NBA commissioner David Stern said Thursday that the NBA’s penalties for flopping are far too weak and aren’t enough to stop players from doing it. He then claimed he wasn’t sure if the league would do anything to strengthen its rules against the practice.
This season the NBA implemented a system to crack down on flopping. Players were fined $5,000 for a second offense during the regular season and $5,000 for a first offense in the playoffs. Players only received a warning for first offenses during the regular season.
Stern had the following to say about the flopping penalties:
“It isn’t enough. You’re not going to cause somebody to stop it for $5,000 when the average player’s salary is $5.5 million. And anyone who thought that was going to happen was allowing hope to prevail over reason.”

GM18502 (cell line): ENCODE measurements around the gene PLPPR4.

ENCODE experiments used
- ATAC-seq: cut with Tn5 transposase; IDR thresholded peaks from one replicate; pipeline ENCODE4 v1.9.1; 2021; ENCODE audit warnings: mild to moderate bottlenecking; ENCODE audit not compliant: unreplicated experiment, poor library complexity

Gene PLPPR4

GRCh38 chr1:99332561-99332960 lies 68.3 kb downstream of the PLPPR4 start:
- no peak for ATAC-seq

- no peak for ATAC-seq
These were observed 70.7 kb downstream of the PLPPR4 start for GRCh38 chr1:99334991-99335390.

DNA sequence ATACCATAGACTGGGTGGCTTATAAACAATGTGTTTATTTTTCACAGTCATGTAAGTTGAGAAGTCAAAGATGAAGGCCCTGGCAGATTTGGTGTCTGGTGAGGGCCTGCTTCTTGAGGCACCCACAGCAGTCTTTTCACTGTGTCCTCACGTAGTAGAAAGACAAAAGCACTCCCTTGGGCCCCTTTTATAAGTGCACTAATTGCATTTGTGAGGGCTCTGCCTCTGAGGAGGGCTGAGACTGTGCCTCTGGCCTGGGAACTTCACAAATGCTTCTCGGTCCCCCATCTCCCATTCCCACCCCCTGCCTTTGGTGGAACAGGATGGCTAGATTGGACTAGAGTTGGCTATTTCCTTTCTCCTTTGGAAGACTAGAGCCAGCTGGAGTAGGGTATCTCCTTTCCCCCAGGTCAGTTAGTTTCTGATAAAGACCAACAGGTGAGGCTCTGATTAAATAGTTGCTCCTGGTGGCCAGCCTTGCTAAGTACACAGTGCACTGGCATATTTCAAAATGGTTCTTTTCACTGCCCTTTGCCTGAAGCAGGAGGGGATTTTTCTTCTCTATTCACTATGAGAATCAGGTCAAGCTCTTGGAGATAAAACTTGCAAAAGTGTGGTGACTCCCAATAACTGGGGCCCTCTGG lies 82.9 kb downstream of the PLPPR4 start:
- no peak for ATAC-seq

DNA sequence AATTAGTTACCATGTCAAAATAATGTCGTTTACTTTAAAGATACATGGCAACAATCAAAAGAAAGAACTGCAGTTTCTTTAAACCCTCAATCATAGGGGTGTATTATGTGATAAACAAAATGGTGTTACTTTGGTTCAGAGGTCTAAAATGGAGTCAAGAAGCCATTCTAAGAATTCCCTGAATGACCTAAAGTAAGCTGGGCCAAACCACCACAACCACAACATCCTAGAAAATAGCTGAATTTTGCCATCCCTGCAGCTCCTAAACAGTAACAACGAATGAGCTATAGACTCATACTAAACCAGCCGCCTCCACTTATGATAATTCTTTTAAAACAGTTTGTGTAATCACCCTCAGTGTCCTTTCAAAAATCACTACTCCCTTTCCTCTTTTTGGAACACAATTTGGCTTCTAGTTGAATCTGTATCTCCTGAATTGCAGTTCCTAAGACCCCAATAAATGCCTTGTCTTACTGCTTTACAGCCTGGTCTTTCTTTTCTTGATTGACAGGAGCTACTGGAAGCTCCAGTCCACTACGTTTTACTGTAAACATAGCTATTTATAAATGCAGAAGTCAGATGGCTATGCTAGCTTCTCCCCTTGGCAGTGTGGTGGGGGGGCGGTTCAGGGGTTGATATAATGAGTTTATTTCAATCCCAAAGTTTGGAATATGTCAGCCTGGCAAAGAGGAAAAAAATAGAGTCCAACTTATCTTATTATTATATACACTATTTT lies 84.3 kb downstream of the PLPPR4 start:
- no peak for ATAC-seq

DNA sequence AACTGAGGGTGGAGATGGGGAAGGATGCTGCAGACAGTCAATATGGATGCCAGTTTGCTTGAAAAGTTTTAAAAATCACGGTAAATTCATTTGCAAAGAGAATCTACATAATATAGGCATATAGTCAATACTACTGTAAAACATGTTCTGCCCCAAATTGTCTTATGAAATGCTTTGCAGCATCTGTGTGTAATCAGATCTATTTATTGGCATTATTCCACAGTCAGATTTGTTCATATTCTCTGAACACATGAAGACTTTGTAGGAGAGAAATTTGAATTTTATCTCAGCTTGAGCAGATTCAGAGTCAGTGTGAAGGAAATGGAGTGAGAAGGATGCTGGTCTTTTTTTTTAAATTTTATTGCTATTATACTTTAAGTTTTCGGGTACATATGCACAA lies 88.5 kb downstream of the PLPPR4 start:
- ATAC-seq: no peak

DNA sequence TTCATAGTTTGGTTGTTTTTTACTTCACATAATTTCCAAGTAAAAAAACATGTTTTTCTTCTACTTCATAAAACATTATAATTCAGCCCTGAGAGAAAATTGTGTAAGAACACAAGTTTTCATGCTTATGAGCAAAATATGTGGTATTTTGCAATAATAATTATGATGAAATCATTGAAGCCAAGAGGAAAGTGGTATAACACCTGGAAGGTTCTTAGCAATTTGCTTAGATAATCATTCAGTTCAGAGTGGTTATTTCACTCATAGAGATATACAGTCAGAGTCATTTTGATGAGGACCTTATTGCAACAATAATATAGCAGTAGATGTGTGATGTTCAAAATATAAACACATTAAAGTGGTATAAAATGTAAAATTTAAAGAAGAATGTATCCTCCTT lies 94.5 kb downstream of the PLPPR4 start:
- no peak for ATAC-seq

The commissioner, who will step down from his post on February 1, 2014, continued:
“We knew that flopping was going to be far from perfect. And we gather more attention because we were giving it more attention. But the point was to do it gently, look at all the flops – and there have been plenty – penalize the most egregious very gently.
“We could end that immediately if we decided to suspend players, but that might be a little bit draconian at the moment.”
Stern also said the NBA’s Board of Governors and Competition Committee will have further discussions about how to handle flopping before next season.
During the 2012-13 season there were 19 warnings for first offenses issued and five players were fined after the league determined they had flopped a second time. So far in the postseason six players have been fined.
The NBA certainly does have a flopping problem and Stern is right to be concerned about it. A $5,000 fine is not enough of a deterrent to get guys to stop, especially when the practice can be an effective way to draw fouls.